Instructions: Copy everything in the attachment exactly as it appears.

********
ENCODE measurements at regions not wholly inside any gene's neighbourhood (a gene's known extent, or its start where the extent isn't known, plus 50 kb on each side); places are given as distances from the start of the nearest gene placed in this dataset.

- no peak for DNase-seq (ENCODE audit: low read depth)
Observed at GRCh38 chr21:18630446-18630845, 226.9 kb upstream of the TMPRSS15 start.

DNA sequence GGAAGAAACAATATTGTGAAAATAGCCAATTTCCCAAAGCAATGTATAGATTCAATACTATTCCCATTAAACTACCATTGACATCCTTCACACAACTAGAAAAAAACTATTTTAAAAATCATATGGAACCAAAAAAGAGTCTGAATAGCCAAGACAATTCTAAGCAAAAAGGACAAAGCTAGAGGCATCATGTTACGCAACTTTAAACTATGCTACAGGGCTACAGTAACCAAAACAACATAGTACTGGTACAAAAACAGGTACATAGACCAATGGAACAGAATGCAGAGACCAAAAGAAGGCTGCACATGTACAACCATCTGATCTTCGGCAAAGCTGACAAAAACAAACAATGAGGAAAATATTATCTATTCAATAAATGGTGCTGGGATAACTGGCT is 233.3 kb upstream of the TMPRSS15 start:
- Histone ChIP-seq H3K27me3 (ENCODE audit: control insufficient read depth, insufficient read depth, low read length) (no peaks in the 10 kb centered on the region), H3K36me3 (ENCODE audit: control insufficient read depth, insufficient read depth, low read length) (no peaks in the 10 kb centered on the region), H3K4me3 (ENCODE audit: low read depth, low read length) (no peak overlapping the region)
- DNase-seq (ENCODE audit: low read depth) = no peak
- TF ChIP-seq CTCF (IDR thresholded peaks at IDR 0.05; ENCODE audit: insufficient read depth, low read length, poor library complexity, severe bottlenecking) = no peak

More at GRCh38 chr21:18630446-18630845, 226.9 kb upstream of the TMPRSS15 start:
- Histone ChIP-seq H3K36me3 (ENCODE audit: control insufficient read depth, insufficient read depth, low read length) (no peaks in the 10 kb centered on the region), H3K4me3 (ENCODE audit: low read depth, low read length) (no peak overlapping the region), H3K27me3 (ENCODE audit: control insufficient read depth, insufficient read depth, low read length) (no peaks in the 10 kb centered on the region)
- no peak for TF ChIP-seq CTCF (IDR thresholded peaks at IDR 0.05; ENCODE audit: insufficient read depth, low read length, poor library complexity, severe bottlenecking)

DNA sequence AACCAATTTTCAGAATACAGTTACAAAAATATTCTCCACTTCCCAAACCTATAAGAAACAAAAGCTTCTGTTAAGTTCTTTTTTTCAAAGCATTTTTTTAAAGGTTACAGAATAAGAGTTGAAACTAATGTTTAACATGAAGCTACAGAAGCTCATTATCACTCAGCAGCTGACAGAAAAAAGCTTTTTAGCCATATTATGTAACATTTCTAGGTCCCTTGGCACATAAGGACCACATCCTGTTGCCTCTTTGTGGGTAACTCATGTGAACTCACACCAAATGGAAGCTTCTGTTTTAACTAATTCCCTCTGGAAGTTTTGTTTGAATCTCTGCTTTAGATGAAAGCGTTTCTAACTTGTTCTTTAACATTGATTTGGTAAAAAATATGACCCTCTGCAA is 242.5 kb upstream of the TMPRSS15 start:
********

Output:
ENCODE measurements at regions not wholly inside any gene's neighbourhood (a gene's known extent, or its start where the extent isn't known, plus 50 kb on each side); places are given as distances from the start of the nearest gene placed in this dataset.

- no peak for DNase-seq (ENCODE audit: low read depth)
Observed at GRCh38 chr21:18630446-18630845, 226.9 kb upstream of the TMPRSS15 start.

DNA sequence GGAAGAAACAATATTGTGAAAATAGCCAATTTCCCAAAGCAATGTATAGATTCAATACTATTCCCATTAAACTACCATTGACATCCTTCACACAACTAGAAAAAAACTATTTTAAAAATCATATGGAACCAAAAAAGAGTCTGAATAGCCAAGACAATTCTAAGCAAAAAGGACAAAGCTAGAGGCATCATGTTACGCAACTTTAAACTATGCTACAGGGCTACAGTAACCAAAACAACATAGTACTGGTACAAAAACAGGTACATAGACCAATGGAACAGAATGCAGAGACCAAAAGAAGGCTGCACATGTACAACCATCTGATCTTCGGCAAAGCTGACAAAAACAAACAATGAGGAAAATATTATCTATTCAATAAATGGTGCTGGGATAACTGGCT is 233.3 kb upstream of the TMPRSS15 start:
- Histone ChIP-seq H3K27me3 (ENCODE audit: control insufficient read depth, insufficient read depth, low read length) (no peaks in the 10 kb centered on the region), H3K36me3 (ENCODE audit: control insufficient read depth, insufficient read depth, low read length) (no peaks in the 10 kb centered on the region), H3K4me3 (ENCODE audit: low read depth, low read length) (no peak overlapping the region)
- DNase-seq (ENCODE audit: low read depth) = no peak
- TF ChIP-seq CTCF (IDR thresholded peaks at IDR 0.05; ENCODE audit: insufficient read depth, low read length, poor library complexity, severe bottlenecking) = no peak

More at GRCh38 chr21:18630446-18630845, 226.9 kb upstream of the TMPRSS15 start:
- Histone ChIP-seq H3K36me3 (ENCODE audit: control insufficient read depth, insufficient read depth, low read length) (no peaks in the 10 kb centered on the region), H3K4me3 (ENCODE audit: low read depth, low read length) (no peak overlapping the region), H3K27me3 (ENCODE audit: control insufficient read depth, insufficient read depth, low read length) (no peaks in the 10 kb centered on the region)
- no peak for TF ChIP-seq CTCF (IDR thresholded peaks at IDR 0.05; ENCODE audit: insufficient read depth, low read length, poor library complexity, severe bottlenecking)

DNA sequence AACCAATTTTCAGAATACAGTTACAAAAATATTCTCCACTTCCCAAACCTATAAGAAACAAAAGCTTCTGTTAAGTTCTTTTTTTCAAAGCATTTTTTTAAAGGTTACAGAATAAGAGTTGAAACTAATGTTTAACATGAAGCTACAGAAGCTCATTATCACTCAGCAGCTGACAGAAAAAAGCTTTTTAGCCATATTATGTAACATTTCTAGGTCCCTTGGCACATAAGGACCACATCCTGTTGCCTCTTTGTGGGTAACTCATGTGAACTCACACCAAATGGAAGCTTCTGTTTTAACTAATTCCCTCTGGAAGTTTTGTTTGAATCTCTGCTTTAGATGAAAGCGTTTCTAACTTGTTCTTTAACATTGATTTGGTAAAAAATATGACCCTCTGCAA is 242.5 kb upstream of the TMPRSS15 start: